Shawn- for finding canoes in magical places; how you got these all together in such a relaxed fashion is your brand!
Mike O - for conducting the portage kick-off ceremony with passion and wisdom
Jake and Caitlin - for organizing and guiding the run and the general event. Caitlin knows that the only thing to do when the trail disappears underwater is to go underwater with it!
Colin - for hosting the night-before party, driving the rig around town, helping to generally organize, and carrying Nick's lifeless body to the finish (again)
Marilyn and the Tollkeeper's Cottage team -for once again (year 6) providing unmatched hospitality, great pea soup, biscuits, authenticity and smiles!
Emma C-C - for doing such a great job of getting the word out to the University of Toronto's Outdoor Club; stoked participation!
Torontoadventures.ca - for loaning us 8 canoes and all of the life jackets and paddles we needed. Super convenient to be able to drop them off by the Humber after the paddle!
David Slaughter - for capturing some great shots, including the two beautiful fall pictures on this page
Toronto Regional Conservation Authority:Watershed conditions statement: Due to the significant rainfall, all rivers within the GTA will be experiencing higher flows and water levels, resulting in potential flooding and hazardous conditions. The possibility exists for flooding on roadways and in low-lying areas. The combination of slippery and unstable banks could create hazardous conditions close to any river, stream or other water bodies. All rivers and streams within the GTA should be considered hazardous. Davenportage Response: Let's run some river bank trails and then hit the canoes!
Always seems to be relaxing at first. There were calls to carry many more canoes. Those calls died down a few km later.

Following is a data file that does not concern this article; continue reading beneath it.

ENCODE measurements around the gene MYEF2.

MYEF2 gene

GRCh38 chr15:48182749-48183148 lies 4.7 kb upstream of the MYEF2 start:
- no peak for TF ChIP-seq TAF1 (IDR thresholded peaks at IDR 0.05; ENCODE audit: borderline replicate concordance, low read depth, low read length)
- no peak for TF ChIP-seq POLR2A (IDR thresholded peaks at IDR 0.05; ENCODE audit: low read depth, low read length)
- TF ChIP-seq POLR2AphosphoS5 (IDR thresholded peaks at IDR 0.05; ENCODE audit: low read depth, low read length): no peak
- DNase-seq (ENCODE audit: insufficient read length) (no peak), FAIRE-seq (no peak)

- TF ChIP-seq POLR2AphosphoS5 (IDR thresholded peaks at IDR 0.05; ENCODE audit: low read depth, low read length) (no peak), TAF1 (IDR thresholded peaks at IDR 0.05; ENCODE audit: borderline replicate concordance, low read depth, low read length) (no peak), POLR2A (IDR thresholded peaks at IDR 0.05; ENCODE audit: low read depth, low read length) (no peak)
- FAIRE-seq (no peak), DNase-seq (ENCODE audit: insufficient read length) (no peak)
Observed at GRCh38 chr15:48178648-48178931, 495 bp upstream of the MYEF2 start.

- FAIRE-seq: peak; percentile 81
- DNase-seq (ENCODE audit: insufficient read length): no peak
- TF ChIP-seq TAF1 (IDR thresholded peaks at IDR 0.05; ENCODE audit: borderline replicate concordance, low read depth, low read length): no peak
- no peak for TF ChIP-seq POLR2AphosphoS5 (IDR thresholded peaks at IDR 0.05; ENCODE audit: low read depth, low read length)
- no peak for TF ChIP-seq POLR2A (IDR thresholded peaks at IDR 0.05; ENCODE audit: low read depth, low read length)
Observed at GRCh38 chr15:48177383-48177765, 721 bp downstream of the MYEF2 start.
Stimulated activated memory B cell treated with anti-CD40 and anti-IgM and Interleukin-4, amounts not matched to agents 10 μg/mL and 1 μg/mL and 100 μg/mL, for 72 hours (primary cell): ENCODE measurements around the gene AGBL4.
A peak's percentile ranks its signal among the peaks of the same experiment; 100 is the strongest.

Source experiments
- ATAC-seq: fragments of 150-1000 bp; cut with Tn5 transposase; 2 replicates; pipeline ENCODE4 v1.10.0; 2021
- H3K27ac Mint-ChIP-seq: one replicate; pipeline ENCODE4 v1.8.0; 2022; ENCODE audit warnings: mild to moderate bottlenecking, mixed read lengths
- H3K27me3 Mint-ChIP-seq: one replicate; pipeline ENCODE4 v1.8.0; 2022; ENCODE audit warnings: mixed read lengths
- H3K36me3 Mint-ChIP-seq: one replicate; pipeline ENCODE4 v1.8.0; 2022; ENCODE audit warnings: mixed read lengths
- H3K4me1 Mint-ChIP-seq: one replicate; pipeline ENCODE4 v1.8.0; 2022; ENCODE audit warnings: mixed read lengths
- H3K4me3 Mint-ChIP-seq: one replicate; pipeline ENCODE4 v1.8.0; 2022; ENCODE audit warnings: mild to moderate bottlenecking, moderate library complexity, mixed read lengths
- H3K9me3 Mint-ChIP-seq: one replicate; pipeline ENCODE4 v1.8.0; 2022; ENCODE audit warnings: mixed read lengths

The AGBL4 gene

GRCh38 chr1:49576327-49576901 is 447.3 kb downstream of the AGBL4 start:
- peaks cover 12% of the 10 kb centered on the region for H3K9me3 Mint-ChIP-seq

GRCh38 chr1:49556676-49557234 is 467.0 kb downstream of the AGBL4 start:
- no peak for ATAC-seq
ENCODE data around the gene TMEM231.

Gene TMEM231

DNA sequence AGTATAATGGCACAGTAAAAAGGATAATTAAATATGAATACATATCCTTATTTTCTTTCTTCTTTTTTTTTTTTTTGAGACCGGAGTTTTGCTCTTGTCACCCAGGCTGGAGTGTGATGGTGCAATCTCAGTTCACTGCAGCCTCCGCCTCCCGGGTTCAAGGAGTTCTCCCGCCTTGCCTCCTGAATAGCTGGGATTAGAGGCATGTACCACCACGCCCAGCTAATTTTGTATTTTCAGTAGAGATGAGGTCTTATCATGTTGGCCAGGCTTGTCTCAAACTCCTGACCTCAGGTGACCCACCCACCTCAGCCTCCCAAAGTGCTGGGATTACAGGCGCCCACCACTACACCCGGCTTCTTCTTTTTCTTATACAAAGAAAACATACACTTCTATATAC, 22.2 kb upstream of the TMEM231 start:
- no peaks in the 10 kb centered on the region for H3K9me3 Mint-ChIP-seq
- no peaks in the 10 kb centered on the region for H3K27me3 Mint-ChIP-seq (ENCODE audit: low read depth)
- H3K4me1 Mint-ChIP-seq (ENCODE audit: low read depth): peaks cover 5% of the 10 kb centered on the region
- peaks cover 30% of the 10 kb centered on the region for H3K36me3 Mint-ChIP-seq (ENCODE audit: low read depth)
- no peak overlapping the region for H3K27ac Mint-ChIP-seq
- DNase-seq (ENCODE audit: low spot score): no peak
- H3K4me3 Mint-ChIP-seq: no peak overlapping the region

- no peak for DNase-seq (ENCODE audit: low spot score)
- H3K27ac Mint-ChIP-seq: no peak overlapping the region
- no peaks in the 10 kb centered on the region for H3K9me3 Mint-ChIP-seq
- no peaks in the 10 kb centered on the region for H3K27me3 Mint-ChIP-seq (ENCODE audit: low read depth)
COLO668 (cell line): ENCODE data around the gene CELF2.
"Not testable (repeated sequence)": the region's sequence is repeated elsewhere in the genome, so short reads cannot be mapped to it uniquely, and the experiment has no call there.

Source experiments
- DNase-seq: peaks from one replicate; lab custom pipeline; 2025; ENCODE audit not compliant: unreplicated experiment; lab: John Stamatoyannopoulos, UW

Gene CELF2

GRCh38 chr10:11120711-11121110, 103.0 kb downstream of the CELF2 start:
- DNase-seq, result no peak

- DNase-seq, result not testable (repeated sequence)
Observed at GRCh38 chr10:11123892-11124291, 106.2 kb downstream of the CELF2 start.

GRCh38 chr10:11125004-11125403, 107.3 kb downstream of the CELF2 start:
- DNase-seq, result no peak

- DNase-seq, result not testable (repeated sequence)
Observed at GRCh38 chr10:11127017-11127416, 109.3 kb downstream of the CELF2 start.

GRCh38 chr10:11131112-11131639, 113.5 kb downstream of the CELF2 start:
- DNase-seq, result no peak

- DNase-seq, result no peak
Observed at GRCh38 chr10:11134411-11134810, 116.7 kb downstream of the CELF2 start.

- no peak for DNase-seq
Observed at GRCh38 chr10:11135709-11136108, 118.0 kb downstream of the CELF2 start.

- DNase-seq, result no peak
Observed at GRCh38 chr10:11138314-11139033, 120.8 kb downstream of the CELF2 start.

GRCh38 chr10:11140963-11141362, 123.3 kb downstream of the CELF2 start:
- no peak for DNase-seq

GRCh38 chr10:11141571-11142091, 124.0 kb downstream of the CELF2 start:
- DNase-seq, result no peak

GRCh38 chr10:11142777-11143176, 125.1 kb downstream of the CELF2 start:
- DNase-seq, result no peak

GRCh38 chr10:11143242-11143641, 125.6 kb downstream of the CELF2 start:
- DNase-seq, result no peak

It was quite crazy. We clearly picked the best/worst time to be hanging out around the rivers.
Looks like a leisurely paddle up the Humber. The current is not shown - photos taken 20 minutes later were identical.
Yorkville Fire Station food drop-off. That returning fire truck will have to wait!
13 canoes line up at our back-up paddle launch site early. The Don was in rare white-water form. Yet it was brown.
FOR HISTORIAN ATHLETES AND VOYAGEUR PHILOSOPHERS
It's 5:00 am and I've been running for an hour completely drenched to the bone, scrambling through leaves, mud and 'crap' down a ravine in which storm (and probably sewer) water rages everywhere. The rain is intense as is the darkness; my soggy headlamp dead long ago. I reach for my phone to check the time... gone! dropped somewhere back in the slop. Hearing my fellow participants howling with excitement (and some fear) as they plunge forward into the darkness I know that Davenportage 2019 will be one for the ages!!!
Not for the faint of heart, 2019 saw long awaited challenging weather conditions. Wind, rain, waist deep water running trails, and strong river currents. Nothing made a dent on the spirit of the event which reached new levels of madness and fun. Even coordinating a real-time 6:30 am change of the paddle-start location (sans phone) and an early canoe capsize and subsequent storm sewage rescue didn't slow us down.
Did some of the older folks implode on the portage, their legs possibly damaged for life? You bet! Were the canoes the heaviest in distant memory? Of course! Did the pea soup and finishing fire help limit the psychological damage? Yes, especially when I got my phone back! Some smart person pointed out that in earlier times, people would have just postponed on account of the insane weather. One more bit of evidence suggesting we might not be so advanced! The horror, the horror.